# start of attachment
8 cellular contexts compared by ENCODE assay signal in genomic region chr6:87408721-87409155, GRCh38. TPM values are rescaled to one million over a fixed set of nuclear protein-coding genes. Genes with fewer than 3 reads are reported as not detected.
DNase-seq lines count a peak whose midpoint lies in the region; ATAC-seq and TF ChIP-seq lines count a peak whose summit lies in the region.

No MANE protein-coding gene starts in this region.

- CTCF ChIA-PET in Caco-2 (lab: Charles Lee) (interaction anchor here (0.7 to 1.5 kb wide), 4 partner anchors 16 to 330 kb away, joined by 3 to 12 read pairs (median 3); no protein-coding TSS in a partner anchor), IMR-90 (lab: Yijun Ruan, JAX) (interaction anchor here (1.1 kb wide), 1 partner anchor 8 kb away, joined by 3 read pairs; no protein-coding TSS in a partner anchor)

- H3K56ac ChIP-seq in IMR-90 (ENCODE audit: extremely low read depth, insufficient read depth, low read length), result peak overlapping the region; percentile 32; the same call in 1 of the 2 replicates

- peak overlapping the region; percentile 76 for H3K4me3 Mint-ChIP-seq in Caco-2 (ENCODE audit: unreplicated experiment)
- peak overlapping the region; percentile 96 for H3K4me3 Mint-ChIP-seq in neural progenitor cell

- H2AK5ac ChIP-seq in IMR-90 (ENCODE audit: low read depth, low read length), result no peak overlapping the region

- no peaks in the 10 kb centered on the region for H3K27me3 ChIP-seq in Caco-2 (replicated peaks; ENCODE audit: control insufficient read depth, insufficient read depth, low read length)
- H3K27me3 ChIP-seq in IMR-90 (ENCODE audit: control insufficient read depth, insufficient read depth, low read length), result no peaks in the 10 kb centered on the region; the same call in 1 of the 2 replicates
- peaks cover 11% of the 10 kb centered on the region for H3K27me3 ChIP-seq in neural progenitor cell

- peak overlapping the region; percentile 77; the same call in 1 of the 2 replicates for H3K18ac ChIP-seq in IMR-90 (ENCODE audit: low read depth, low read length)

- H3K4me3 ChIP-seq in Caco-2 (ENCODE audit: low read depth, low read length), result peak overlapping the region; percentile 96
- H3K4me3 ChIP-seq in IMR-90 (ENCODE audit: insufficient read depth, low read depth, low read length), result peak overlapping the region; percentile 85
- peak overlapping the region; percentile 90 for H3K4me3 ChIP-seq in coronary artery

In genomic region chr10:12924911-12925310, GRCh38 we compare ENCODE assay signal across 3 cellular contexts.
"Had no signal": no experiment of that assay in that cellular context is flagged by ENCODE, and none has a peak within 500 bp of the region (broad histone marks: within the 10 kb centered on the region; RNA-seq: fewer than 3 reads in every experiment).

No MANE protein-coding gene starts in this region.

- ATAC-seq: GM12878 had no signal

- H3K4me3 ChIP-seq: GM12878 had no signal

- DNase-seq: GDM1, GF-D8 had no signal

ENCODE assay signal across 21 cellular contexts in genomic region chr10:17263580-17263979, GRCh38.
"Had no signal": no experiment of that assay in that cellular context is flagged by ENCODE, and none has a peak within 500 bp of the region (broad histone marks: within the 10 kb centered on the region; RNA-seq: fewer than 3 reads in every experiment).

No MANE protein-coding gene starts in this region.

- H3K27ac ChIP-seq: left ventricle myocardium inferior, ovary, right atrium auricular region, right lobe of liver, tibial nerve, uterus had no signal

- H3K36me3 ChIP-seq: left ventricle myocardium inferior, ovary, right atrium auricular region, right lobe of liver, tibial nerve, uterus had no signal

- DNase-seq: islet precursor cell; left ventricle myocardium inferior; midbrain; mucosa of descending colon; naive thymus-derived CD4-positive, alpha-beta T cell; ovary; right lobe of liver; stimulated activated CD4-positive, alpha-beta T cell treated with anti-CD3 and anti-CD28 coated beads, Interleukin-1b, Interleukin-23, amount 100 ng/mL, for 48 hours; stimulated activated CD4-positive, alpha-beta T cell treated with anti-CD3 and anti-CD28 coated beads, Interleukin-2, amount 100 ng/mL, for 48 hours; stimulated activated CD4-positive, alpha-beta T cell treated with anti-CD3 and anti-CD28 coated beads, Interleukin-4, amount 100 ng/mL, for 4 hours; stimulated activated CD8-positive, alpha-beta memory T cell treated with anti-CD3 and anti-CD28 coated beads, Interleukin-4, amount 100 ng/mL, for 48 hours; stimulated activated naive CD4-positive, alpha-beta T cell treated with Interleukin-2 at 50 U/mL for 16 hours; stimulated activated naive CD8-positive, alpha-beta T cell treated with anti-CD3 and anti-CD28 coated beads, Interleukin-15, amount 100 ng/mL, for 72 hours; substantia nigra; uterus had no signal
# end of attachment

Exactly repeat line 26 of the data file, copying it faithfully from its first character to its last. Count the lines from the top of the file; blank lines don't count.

- H3K36me3 ChIP-seq: left ventricle myocardium inferior, ovary, right atrium auricular region, right lobe of liver, tibial nerve, uterus had no signal